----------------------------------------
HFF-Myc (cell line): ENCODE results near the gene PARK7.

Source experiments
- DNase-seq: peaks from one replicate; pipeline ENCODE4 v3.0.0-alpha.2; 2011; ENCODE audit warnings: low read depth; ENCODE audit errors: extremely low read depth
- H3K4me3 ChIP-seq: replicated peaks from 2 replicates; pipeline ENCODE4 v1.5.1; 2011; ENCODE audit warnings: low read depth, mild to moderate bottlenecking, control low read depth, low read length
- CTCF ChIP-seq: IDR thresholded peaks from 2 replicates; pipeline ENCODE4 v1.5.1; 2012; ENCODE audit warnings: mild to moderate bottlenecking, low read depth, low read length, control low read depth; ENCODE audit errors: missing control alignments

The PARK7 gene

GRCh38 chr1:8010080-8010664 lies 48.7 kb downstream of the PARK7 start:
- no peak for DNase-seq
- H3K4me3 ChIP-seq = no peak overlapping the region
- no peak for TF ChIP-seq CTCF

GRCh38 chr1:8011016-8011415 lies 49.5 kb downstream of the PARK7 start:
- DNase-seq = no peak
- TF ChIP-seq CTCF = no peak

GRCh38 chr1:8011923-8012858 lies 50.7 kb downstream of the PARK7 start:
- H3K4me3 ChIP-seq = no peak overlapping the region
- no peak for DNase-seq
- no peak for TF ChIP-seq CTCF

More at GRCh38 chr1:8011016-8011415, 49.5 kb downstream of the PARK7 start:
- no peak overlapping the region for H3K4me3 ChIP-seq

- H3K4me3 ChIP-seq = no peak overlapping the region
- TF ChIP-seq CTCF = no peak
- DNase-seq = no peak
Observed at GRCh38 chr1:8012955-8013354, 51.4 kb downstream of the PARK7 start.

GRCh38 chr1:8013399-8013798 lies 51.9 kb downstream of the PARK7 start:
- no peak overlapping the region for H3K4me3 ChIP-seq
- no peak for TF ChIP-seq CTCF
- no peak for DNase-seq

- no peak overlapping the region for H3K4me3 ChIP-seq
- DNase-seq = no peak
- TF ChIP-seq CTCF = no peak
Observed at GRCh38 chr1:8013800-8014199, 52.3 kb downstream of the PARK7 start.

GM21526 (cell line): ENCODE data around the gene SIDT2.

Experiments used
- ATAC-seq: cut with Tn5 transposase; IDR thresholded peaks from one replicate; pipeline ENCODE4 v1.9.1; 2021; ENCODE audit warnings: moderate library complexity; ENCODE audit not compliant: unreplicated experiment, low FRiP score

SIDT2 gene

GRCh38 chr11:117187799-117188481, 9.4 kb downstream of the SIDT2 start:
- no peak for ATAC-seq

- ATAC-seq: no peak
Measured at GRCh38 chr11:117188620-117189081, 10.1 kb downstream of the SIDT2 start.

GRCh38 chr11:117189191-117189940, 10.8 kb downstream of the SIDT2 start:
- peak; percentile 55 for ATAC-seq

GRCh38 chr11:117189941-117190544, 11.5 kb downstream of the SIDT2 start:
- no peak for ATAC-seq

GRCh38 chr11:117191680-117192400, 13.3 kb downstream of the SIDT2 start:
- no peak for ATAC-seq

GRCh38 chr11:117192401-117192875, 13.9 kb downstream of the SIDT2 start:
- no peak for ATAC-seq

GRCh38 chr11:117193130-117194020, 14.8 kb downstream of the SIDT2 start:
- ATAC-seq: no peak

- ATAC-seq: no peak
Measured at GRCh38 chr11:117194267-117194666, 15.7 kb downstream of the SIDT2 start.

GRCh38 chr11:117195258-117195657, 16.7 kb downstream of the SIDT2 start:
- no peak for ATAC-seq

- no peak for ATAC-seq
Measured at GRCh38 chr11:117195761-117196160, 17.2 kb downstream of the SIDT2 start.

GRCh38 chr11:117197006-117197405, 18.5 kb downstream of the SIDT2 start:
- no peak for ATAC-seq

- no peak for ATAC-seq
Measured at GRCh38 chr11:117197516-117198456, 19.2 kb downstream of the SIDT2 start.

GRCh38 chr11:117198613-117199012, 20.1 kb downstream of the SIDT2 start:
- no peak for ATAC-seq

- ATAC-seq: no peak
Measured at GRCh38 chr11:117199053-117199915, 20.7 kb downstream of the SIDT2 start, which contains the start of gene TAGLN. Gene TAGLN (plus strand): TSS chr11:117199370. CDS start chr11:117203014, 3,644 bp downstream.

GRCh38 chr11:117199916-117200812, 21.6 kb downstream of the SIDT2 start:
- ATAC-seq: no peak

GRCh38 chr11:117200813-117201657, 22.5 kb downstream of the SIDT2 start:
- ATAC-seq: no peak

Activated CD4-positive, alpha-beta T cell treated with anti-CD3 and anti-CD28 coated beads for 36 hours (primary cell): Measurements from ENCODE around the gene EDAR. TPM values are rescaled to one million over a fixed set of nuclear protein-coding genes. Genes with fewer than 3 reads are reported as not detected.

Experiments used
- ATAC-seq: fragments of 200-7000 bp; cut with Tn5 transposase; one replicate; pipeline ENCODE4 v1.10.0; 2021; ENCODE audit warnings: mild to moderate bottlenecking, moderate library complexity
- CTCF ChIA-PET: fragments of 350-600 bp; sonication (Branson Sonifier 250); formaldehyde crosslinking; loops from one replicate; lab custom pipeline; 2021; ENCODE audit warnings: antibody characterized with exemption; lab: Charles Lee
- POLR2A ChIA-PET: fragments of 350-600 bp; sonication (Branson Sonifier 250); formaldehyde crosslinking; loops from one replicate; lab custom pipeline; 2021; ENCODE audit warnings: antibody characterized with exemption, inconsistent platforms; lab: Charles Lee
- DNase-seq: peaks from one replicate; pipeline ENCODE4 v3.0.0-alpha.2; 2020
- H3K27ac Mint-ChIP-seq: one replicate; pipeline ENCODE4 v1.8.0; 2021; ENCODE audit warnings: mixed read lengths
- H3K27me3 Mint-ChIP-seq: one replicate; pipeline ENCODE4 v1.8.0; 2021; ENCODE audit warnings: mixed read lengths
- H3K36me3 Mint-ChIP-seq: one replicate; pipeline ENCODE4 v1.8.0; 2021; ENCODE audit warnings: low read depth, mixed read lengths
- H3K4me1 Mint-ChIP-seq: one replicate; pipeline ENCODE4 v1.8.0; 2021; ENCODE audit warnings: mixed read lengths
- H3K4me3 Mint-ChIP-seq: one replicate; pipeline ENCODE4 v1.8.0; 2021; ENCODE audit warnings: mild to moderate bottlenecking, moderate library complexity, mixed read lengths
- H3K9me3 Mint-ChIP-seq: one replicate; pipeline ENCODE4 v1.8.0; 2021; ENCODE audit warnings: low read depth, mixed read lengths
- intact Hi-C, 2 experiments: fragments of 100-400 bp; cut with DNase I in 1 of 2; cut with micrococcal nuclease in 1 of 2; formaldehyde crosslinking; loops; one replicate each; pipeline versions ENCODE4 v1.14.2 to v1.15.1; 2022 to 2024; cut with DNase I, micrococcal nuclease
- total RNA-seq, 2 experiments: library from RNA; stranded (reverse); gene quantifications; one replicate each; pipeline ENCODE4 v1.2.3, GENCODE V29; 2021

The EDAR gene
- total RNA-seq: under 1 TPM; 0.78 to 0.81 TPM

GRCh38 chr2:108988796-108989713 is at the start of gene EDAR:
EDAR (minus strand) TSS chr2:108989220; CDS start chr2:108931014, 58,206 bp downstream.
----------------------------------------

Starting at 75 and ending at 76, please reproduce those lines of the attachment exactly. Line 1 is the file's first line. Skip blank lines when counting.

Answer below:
- H3K27me3 Mint-ChIP-seq: one replicate; pipeline ENCODE4 v1.8.0; 2021; ENCODE audit warnings: mixed read lengths
- H3K36me3 Mint-ChIP-seq: one replicate; pipeline ENCODE4 v1.8.0; 2021; ENCODE audit warnings: low read depth, mixed read lengths